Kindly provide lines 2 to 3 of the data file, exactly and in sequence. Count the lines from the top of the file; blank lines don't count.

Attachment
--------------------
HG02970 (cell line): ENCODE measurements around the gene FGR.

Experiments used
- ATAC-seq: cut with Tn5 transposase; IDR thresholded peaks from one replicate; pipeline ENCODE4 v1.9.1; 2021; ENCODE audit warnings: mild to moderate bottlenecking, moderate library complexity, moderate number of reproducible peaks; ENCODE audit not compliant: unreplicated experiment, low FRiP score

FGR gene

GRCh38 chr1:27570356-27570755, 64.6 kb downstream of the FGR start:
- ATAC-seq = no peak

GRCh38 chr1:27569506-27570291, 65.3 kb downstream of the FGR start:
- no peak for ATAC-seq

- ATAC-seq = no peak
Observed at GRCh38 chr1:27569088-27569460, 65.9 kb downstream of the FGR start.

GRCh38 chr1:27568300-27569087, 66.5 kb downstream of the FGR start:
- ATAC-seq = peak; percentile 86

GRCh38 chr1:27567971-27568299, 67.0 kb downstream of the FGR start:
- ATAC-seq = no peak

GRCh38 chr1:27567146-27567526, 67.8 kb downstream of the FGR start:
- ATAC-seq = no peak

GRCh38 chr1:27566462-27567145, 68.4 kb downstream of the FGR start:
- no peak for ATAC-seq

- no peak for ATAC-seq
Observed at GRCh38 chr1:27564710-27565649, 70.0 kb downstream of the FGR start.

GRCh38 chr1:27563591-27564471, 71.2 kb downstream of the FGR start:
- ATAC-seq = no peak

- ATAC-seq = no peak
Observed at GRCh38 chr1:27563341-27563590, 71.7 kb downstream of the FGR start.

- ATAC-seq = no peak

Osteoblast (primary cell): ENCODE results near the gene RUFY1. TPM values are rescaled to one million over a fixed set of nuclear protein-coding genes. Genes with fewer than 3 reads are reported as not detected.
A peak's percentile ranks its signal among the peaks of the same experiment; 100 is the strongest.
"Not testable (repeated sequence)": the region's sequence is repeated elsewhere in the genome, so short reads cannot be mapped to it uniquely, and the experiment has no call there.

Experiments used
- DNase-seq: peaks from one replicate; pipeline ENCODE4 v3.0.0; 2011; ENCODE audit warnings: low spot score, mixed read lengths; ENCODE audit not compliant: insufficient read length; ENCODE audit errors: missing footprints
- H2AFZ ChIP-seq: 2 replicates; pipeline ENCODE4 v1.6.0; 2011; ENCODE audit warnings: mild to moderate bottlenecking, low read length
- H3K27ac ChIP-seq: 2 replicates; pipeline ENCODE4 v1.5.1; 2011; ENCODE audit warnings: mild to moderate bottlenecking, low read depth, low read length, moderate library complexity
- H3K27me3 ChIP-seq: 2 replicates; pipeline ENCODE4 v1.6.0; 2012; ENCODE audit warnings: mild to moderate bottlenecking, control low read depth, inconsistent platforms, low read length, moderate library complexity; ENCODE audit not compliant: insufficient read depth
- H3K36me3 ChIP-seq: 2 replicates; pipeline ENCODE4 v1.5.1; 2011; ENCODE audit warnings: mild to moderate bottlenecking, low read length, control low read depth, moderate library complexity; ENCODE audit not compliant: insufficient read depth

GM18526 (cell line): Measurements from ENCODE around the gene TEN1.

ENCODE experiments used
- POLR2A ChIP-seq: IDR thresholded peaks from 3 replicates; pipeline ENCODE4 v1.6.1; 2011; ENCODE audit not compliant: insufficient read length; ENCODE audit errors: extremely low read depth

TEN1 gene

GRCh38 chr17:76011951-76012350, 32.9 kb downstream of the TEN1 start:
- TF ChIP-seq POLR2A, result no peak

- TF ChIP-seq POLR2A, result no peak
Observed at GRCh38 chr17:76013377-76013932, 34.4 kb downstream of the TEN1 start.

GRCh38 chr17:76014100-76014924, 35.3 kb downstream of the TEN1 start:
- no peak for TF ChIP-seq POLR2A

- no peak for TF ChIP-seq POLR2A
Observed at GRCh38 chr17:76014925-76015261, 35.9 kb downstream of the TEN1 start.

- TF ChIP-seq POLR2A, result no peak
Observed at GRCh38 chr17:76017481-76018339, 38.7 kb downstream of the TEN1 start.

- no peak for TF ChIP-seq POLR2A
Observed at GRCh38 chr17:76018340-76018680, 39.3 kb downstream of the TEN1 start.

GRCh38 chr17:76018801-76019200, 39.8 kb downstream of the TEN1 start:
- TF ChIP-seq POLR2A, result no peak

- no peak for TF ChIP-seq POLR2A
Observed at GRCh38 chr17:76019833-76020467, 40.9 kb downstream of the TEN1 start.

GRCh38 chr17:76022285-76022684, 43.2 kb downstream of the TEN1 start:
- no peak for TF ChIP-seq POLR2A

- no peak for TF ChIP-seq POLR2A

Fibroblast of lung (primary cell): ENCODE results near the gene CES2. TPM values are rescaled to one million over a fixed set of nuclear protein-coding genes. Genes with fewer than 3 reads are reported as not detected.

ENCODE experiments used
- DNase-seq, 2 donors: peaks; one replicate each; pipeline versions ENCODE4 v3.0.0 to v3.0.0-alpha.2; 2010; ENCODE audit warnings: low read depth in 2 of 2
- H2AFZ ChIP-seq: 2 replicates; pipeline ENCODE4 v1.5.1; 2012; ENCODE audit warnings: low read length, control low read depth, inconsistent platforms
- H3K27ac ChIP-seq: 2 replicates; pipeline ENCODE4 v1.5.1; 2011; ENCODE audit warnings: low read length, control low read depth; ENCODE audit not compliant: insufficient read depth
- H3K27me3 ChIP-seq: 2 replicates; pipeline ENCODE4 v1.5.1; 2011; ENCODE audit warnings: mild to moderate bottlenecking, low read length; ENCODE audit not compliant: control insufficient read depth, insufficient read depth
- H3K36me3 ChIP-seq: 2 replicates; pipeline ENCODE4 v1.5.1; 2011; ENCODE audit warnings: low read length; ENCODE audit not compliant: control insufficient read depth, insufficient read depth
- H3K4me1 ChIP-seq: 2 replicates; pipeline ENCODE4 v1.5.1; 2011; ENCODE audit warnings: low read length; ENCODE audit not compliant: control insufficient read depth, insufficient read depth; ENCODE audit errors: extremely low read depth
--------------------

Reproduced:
Experiments used
- ATAC-seq: cut with Tn5 transposase; IDR thresholded peaks from one replicate; pipeline ENCODE4 v1.9.1; 2021; ENCODE audit warnings: mild to moderate bottlenecking, moderate library complexity, moderate number of reproducible peaks; ENCODE audit not compliant: unreplicated experiment, low FRiP score